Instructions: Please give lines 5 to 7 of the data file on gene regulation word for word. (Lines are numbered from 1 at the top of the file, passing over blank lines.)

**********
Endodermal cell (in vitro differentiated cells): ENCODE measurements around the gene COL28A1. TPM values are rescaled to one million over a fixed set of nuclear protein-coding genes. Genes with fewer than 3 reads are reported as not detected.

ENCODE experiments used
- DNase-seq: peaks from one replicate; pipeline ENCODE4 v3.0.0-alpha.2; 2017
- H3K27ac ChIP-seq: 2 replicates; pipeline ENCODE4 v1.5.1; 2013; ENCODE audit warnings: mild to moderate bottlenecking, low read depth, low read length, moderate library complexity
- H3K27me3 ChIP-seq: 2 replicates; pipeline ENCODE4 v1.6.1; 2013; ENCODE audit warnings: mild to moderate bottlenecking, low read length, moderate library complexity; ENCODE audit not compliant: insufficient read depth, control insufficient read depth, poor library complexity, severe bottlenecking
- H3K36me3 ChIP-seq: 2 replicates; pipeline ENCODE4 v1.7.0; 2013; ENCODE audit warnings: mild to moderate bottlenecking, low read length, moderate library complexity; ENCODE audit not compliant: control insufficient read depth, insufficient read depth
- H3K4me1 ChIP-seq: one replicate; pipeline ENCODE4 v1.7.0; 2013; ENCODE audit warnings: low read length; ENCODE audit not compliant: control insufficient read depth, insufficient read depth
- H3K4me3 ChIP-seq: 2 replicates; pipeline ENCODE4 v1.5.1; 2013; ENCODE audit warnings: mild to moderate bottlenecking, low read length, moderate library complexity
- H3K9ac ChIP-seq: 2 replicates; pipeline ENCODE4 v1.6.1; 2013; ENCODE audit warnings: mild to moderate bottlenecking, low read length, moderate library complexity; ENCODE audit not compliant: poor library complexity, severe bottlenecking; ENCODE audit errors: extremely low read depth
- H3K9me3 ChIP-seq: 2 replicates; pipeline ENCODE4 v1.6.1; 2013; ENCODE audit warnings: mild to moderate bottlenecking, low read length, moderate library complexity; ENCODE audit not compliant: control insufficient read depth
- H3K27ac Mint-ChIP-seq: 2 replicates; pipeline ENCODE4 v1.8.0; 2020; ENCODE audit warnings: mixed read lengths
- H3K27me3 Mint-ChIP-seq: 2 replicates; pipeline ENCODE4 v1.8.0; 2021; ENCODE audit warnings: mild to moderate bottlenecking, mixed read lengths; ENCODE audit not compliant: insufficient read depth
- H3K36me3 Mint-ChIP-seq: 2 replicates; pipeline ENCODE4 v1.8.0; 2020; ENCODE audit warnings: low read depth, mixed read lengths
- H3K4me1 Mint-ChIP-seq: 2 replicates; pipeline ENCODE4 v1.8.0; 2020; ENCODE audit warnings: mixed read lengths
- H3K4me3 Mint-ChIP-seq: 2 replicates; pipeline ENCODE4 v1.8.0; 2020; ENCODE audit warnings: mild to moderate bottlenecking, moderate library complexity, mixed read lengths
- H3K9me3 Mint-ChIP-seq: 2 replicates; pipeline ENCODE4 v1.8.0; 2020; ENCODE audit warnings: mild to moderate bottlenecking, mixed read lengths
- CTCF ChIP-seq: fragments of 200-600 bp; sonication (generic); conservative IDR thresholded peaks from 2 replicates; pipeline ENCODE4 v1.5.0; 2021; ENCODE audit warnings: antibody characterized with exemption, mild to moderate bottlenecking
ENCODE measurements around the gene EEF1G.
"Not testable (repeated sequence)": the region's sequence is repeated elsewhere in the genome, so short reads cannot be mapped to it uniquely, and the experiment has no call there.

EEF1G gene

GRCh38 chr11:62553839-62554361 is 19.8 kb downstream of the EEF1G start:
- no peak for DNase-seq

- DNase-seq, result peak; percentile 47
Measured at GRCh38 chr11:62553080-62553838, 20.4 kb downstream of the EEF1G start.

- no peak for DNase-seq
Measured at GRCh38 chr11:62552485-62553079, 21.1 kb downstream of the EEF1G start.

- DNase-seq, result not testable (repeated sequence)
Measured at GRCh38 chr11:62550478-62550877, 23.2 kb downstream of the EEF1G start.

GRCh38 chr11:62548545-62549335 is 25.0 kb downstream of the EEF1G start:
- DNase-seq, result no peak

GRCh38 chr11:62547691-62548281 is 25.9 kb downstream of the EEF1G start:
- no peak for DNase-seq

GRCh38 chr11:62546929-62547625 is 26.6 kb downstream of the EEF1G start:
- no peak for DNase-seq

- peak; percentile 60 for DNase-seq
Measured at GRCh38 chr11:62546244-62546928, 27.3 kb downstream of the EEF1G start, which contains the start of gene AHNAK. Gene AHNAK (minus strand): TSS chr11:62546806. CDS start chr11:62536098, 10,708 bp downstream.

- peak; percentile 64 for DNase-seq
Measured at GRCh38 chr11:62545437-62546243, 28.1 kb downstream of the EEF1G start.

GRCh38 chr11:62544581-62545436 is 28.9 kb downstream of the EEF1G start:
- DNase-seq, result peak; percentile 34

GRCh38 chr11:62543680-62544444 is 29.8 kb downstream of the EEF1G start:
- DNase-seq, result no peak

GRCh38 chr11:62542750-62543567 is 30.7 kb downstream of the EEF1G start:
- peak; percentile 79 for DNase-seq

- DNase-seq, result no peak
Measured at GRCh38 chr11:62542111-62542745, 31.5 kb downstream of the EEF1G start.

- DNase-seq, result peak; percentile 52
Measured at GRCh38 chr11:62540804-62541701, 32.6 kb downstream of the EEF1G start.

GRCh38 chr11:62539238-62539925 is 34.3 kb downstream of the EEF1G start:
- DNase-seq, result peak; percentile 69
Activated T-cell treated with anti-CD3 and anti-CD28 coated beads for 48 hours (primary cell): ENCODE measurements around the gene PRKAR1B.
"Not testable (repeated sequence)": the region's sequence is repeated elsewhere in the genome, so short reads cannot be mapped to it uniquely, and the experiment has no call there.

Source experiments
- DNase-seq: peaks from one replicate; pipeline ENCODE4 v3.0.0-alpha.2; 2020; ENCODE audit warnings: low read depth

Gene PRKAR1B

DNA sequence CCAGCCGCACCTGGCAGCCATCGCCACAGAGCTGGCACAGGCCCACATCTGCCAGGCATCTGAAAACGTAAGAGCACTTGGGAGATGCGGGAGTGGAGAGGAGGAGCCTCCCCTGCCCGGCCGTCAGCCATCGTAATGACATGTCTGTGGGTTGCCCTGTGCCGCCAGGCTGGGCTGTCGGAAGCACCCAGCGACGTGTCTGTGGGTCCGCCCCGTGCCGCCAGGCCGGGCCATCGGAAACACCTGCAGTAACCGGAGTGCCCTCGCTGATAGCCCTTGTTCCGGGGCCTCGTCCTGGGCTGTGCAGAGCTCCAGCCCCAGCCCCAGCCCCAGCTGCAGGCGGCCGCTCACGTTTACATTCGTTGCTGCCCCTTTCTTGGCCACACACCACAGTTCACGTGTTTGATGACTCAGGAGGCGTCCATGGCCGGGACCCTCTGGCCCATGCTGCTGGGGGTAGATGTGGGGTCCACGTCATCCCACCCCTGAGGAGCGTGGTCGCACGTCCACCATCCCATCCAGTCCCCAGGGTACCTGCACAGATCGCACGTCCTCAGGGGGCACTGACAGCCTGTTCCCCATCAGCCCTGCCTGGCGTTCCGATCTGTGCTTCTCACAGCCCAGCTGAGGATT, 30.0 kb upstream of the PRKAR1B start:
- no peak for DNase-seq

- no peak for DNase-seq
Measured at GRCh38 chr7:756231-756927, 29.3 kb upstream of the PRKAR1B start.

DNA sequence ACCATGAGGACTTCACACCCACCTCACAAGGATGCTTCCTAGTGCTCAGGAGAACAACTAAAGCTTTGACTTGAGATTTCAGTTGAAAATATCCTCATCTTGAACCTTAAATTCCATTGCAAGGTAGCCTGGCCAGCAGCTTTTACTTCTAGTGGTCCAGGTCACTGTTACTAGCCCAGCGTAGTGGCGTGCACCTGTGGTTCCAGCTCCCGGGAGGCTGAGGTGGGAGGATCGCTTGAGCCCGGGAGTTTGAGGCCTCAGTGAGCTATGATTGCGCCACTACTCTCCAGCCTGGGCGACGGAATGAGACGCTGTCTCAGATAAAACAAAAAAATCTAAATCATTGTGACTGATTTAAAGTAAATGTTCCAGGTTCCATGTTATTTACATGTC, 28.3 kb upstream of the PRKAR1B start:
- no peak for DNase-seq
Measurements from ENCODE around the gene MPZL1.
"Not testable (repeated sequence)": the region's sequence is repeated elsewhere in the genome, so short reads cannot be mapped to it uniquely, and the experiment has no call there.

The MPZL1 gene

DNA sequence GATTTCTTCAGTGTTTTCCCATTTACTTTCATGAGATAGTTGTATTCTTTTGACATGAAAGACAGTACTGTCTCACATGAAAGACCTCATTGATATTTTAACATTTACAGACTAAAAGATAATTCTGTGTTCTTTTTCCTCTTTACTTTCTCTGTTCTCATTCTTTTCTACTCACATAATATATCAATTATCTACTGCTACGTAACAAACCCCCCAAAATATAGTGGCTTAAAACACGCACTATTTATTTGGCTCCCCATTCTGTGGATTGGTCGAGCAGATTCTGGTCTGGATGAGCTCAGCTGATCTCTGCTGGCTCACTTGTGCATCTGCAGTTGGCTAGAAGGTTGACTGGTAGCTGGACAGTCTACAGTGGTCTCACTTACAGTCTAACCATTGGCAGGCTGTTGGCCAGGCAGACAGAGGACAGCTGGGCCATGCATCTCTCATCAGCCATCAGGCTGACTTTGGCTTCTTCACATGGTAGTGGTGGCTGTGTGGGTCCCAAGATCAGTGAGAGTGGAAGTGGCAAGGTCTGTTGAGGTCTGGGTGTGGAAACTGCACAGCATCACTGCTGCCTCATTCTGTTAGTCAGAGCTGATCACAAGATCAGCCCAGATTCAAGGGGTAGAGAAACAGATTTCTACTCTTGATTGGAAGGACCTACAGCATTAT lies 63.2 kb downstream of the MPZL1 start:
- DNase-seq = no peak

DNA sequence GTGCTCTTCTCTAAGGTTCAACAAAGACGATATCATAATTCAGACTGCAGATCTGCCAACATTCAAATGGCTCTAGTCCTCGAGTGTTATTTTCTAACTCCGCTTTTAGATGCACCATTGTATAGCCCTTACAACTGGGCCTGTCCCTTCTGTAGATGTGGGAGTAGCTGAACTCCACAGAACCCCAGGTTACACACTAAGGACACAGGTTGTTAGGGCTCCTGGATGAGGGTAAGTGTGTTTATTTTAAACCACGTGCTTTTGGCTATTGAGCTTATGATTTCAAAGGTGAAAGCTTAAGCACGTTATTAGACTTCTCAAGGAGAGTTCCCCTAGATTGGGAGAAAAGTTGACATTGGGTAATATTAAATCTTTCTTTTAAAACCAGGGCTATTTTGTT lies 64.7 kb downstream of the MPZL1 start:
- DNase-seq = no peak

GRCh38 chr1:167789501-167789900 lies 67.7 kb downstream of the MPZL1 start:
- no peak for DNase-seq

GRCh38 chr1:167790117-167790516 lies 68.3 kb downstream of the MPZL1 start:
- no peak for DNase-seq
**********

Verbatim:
- H3K27me3 ChIP-seq: 2 replicates; pipeline ENCODE4 v1.6.1; 2013; ENCODE audit warnings: mild to moderate bottlenecking, low read length, moderate library complexity; ENCODE audit not compliant: insufficient read depth, control insufficient read depth, poor library complexity, severe bottlenecking
- H3K36me3 ChIP-seq: 2 replicates; pipeline ENCODE4 v1.7.0; 2013; ENCODE audit warnings: mild to moderate bottlenecking, low read length, moderate library complexity; ENCODE audit not compliant: control insufficient read depth, insufficient read depth
- H3K4me1 ChIP-seq: one replicate; pipeline ENCODE4 v1.7.0; 2013; ENCODE audit warnings: low read length; ENCODE audit not compliant: control insufficient read depth, insufficient read depth